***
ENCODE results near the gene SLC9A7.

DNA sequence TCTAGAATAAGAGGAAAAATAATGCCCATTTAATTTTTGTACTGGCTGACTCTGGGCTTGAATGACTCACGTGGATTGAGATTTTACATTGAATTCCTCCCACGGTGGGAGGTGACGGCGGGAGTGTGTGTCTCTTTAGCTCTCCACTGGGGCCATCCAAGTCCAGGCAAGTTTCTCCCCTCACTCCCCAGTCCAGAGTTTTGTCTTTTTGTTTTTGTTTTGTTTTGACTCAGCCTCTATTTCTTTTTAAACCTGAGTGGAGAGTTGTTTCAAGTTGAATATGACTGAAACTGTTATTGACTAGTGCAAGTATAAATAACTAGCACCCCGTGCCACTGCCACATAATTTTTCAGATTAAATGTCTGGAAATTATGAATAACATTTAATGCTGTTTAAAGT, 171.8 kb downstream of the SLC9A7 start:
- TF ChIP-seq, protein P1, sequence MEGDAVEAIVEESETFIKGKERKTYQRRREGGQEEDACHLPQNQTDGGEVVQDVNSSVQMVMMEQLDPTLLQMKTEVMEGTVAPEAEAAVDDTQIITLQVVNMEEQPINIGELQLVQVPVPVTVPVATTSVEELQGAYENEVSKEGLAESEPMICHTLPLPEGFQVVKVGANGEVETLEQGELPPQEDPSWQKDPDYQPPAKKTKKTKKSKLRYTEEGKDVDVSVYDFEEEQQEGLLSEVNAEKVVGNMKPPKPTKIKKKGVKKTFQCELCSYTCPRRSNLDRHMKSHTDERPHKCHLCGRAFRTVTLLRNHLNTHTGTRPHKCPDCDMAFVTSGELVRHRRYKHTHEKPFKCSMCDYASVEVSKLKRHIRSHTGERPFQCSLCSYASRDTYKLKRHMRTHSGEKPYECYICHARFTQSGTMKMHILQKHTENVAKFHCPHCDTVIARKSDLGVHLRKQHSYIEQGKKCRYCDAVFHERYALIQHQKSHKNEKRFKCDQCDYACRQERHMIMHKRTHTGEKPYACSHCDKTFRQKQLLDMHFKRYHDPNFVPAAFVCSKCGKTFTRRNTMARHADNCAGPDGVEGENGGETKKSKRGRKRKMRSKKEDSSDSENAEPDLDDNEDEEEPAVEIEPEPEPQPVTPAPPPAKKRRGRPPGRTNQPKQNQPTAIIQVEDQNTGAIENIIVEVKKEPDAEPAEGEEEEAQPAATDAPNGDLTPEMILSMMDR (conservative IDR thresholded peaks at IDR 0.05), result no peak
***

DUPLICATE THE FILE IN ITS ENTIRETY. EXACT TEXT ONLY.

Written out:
ENCODE results near the gene SLC9A7.

DNA sequence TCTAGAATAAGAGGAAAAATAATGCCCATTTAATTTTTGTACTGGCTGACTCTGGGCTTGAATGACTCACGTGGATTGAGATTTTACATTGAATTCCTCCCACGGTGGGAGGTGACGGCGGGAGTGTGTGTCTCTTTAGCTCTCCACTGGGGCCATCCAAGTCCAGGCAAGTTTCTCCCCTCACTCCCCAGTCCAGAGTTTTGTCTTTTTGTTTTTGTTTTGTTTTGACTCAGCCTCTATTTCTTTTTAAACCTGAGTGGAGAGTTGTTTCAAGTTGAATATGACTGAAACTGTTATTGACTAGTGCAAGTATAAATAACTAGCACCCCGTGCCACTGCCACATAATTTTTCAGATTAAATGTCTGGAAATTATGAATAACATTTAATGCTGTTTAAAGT, 171.8 kb downstream of the SLC9A7 start:
- TF ChIP-seq, protein P1, sequence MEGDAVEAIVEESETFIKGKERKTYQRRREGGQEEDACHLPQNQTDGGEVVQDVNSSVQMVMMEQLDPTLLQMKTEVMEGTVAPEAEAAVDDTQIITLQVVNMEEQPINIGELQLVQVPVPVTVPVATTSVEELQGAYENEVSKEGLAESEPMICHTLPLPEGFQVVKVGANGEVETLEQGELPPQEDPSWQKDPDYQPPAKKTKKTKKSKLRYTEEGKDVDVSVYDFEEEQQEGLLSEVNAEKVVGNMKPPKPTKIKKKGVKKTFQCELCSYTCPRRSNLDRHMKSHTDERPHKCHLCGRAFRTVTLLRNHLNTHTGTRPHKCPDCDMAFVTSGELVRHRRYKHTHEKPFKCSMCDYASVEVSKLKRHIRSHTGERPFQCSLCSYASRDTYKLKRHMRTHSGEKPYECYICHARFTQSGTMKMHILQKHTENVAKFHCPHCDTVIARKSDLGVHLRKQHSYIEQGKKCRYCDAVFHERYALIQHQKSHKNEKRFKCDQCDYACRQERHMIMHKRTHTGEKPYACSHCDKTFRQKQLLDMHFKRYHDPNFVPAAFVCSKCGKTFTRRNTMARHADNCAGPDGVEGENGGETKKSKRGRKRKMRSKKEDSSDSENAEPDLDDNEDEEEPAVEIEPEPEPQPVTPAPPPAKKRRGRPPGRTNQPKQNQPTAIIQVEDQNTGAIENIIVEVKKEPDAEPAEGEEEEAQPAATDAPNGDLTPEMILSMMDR (conservative IDR thresholded peaks at IDR 0.05), result no peak